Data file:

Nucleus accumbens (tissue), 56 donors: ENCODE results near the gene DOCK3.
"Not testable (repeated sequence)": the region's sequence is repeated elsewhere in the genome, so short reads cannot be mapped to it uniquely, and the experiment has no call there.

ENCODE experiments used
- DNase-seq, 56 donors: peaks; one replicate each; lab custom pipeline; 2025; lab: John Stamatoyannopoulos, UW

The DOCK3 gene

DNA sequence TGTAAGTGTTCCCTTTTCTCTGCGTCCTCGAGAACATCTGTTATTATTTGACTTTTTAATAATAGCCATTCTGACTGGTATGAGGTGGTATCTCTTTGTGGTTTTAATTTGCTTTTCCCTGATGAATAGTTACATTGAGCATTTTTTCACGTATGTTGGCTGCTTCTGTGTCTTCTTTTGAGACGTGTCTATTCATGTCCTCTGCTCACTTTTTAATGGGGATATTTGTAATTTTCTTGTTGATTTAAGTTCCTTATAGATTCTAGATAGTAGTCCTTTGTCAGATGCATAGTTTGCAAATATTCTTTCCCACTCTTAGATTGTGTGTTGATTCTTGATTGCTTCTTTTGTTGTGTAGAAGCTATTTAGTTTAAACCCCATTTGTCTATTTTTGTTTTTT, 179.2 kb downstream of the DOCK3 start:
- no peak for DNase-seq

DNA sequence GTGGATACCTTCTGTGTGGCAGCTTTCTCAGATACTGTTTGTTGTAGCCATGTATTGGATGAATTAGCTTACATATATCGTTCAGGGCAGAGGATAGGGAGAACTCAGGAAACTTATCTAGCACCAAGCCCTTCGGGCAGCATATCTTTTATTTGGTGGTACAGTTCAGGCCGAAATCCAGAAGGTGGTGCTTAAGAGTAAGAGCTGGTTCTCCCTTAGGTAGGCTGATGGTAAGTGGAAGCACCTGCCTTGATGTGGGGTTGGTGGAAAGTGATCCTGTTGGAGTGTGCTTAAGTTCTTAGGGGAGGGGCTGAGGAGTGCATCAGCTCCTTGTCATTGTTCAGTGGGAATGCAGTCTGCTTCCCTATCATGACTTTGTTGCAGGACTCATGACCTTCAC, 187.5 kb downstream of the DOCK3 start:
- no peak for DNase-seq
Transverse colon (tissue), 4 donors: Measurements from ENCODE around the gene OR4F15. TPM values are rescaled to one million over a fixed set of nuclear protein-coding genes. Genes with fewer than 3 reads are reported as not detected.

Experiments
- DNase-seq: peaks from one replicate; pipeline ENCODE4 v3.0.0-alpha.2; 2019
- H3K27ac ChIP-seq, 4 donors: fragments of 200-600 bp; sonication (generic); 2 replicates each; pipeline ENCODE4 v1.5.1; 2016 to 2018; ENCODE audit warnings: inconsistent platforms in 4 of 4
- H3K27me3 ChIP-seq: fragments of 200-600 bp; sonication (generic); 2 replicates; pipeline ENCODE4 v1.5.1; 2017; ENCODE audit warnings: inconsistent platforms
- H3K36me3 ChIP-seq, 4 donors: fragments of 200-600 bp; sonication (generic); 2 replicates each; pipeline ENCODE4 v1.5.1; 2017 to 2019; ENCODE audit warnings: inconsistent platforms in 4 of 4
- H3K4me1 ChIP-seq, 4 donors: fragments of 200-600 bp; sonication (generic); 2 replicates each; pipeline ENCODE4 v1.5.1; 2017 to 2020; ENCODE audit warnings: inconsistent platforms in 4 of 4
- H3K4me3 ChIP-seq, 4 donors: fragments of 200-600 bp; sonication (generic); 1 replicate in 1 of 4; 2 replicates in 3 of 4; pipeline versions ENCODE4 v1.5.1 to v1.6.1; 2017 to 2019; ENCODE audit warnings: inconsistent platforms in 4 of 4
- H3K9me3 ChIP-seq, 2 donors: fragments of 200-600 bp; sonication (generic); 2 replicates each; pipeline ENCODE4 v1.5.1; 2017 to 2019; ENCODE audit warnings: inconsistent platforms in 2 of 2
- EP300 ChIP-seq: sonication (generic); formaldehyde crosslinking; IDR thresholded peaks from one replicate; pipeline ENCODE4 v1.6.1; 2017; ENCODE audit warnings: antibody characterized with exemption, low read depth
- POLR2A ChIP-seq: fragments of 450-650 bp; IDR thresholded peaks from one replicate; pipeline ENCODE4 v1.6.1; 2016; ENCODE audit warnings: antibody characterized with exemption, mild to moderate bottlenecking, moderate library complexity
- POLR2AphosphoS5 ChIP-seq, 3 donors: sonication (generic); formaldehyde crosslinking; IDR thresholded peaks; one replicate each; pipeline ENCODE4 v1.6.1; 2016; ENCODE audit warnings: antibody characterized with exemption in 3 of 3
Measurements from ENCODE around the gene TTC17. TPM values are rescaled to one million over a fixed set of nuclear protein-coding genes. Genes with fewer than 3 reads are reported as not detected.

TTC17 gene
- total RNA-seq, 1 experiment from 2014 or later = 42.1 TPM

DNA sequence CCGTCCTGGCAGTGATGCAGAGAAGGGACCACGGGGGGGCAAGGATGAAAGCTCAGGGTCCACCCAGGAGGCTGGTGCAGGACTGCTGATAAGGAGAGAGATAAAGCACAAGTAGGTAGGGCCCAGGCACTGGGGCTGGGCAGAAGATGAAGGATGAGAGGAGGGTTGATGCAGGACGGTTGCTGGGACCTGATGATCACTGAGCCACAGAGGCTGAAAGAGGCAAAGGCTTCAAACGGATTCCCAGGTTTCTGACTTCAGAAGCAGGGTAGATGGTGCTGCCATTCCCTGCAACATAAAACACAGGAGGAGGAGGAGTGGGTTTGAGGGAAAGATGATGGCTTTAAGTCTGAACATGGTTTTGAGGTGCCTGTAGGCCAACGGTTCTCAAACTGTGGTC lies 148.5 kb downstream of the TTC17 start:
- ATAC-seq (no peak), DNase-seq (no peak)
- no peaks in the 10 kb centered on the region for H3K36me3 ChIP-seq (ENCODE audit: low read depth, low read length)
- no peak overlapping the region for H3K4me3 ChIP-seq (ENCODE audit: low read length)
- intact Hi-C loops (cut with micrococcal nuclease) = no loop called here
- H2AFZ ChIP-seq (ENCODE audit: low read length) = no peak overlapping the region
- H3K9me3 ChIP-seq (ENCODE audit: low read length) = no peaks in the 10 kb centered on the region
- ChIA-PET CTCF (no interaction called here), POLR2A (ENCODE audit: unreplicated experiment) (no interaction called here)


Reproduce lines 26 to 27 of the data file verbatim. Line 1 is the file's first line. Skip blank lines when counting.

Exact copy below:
- ATAC-seq (no peak), DNase-seq (no peak)
- no peaks in the 10 kb centered on the region for H3K36me3 ChIP-seq (ENCODE audit: low read depth, low read length)